Immunological Control of Hepatitis C Virus During
In a majority of patients, hepatitis C virus (HCV) becomes chronic,
persisting for more than 6 months after acute infection. Cellular immune
responses are thought to play a major role in control of the virus and
spontaneous clearance after infection. Failure of CD4 T-cell responses
during acute disease is associated with viral persistence, but the dynamics
of this are poorly understood.
As reported in the October 2006 Journal of Viral Hepatitis, researchers with
the Institute for Immunology at the University of Munich in Germany used a
novel set of Class II tetramers to study the responses of helper T-cells ex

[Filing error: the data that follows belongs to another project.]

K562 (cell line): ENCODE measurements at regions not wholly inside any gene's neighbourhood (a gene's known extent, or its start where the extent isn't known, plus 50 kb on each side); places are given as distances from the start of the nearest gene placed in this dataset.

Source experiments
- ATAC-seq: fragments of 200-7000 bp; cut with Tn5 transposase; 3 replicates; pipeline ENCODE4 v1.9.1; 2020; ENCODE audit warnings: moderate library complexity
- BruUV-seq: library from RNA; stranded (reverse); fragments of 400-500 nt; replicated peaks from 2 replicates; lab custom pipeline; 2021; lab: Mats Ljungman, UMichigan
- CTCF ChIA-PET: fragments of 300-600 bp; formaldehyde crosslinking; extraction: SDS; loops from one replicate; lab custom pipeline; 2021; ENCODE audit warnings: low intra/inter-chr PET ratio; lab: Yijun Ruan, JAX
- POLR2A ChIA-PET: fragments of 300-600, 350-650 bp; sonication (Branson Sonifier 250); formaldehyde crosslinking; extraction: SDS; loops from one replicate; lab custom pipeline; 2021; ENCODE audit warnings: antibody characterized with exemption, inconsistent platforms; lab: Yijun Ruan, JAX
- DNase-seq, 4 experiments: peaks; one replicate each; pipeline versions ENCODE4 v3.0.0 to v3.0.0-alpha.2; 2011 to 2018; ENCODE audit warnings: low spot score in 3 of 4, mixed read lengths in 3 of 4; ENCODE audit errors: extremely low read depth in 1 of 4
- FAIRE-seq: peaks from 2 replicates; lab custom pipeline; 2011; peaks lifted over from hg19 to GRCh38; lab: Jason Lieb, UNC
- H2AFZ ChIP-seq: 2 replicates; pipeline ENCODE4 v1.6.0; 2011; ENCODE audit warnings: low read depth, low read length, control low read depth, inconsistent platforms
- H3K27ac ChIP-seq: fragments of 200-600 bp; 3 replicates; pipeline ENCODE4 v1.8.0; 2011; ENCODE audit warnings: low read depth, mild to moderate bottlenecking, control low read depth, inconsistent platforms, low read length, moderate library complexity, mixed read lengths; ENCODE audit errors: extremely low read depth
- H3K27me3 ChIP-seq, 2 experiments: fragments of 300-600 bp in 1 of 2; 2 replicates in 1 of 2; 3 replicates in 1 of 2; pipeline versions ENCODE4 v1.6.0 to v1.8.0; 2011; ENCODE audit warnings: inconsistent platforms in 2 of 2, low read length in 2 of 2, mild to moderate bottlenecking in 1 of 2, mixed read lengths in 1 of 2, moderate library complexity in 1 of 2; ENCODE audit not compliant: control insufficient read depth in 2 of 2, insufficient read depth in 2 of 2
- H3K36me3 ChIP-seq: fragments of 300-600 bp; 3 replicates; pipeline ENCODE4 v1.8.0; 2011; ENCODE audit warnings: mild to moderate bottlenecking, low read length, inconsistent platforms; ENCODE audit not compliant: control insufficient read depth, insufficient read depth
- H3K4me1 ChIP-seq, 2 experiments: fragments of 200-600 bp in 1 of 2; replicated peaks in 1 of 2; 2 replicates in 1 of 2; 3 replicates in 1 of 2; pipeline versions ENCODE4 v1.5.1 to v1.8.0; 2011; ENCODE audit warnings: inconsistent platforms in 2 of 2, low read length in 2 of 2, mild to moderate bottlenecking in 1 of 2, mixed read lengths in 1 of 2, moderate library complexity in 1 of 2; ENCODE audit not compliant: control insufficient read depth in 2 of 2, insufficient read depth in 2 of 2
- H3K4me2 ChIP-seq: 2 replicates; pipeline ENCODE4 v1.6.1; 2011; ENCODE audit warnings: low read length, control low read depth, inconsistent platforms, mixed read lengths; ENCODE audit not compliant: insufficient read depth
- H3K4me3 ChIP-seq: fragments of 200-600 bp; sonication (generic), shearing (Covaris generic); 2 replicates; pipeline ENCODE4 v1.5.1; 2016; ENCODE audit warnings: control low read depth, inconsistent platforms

vivo (outside the body) during acute HCV infection.
The researchers analyzed HCV-specific CD4 T-cell responses in a single
patient with acute hepatitis C infection. They were able to track
virus-specific CD4 T-cells directly ex vivo with HLA DR4 tetramers.
Proliferative responses were absent initially, then recovered as HCV viral
load dropped, but were lost again during relapse. However, longitudinal
tetramer analyses showed expanded populations of antiviral CD4 T-cells
throughout the course acute infection, despite lack of proliferation.
A pattern of transient CD4 T-cell proliferative responses was observed as
HCV was partially controlled by the immune system. Failure to control the
virus was associated with the emergence of "dysfunctional" CD4 T-cell
The authors concluded that, "Failure to control HCV in acute disease may
relate to the capacity to sustain efficient immune responses as the virus
attempts to 'bounce back' after partial control."
A Ulsenheimer, M Lucas, N P Seth, and others. Transient immunological
control during acute hepatitis C virus infection: ex vivo analysis of helper
T-cell responses. Journal of Viral Hepatitis 13(10): 708-14. October